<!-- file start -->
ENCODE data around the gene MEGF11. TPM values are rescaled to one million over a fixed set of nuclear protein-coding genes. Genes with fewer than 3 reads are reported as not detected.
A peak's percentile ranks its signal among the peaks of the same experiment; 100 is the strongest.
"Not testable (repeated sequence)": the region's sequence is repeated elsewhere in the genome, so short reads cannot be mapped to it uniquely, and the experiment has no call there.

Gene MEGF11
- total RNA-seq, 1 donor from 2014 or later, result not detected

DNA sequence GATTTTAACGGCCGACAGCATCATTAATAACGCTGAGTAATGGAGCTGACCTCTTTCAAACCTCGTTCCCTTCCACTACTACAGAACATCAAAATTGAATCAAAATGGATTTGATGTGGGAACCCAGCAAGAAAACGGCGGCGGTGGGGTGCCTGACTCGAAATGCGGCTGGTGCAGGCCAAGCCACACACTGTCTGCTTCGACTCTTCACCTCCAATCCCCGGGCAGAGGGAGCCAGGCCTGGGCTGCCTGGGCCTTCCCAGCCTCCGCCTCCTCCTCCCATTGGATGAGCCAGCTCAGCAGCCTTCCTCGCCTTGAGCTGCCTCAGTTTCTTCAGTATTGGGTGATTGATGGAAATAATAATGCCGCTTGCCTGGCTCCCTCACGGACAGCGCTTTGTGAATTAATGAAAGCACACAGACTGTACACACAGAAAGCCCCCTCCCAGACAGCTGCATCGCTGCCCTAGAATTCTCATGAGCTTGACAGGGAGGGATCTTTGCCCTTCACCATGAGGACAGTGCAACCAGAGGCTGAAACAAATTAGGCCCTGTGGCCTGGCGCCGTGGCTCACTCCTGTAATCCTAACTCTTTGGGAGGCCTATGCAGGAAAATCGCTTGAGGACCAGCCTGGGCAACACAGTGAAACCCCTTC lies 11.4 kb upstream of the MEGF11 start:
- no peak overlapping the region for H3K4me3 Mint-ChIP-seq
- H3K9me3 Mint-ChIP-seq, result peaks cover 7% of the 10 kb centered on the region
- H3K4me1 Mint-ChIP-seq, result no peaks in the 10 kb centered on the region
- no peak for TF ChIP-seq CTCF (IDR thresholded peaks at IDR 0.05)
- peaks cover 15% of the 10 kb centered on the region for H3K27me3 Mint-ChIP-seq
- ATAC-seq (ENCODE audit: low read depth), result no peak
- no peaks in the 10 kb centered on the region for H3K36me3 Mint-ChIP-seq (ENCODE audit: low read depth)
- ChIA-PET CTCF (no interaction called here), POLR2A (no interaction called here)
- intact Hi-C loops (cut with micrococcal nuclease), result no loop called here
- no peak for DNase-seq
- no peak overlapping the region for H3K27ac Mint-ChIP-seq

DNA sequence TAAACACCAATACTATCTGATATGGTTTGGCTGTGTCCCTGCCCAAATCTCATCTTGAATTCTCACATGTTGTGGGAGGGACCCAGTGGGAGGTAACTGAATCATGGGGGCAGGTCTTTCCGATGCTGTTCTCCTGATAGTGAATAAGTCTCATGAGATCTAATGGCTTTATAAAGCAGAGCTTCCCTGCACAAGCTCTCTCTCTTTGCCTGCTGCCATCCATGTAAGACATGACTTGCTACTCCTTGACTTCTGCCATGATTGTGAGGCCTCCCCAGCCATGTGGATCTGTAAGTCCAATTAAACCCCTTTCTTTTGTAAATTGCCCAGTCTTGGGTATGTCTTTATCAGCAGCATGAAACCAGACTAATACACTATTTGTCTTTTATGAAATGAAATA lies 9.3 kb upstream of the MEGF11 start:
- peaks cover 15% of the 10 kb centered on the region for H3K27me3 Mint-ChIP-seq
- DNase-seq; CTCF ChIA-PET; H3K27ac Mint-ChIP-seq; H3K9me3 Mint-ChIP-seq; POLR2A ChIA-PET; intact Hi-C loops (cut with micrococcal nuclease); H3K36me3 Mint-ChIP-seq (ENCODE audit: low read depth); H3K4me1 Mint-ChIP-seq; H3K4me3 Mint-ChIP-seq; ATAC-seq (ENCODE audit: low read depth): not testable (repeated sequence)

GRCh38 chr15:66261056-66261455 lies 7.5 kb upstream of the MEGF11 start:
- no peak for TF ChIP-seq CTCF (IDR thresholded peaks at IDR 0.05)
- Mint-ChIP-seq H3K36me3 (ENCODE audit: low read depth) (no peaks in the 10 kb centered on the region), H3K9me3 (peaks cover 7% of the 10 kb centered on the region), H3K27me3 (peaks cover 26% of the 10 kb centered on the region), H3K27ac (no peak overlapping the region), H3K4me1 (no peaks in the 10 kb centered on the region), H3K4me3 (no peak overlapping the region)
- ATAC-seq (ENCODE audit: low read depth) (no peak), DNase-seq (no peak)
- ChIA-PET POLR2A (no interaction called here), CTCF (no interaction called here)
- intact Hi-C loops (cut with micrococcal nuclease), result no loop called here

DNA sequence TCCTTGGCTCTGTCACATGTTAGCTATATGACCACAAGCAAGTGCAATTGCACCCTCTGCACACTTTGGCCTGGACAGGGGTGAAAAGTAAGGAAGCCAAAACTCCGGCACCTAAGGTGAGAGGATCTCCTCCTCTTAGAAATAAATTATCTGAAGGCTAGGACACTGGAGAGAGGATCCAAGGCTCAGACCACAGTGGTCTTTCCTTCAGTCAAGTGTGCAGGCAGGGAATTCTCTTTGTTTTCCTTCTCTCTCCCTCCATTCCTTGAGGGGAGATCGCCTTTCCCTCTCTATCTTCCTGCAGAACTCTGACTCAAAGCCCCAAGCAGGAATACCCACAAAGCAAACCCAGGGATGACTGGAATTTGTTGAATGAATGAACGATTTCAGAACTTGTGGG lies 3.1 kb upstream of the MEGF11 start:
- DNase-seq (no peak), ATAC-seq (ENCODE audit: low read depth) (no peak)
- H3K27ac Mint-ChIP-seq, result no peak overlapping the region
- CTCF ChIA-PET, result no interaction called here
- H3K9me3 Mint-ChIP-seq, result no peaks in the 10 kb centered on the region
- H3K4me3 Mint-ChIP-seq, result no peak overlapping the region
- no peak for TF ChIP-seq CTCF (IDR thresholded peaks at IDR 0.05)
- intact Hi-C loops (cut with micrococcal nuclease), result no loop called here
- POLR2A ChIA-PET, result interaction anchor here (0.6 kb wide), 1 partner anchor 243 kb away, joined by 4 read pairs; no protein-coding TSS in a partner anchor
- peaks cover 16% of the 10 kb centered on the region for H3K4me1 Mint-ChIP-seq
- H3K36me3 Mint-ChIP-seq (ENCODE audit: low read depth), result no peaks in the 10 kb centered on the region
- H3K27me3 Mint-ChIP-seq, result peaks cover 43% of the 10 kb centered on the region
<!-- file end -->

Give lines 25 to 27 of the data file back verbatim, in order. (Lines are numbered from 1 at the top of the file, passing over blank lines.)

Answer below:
- ChIA-PET POLR2A (no interaction called here), CTCF (no interaction called here)
- intact Hi-C loops (cut with micrococcal nuclease), result no loop called here

DNA sequence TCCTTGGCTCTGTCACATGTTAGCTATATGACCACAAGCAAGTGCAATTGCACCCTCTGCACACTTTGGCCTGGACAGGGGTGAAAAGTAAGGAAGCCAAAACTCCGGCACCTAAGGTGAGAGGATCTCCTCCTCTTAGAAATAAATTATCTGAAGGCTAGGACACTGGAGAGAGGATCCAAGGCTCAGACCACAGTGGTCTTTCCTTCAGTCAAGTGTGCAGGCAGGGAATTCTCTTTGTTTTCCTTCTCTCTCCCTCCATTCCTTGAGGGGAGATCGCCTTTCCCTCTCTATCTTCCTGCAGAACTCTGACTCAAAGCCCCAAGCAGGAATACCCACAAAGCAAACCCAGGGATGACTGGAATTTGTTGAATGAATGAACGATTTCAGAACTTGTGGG lies 3.1 kb upstream of the MEGF11 start: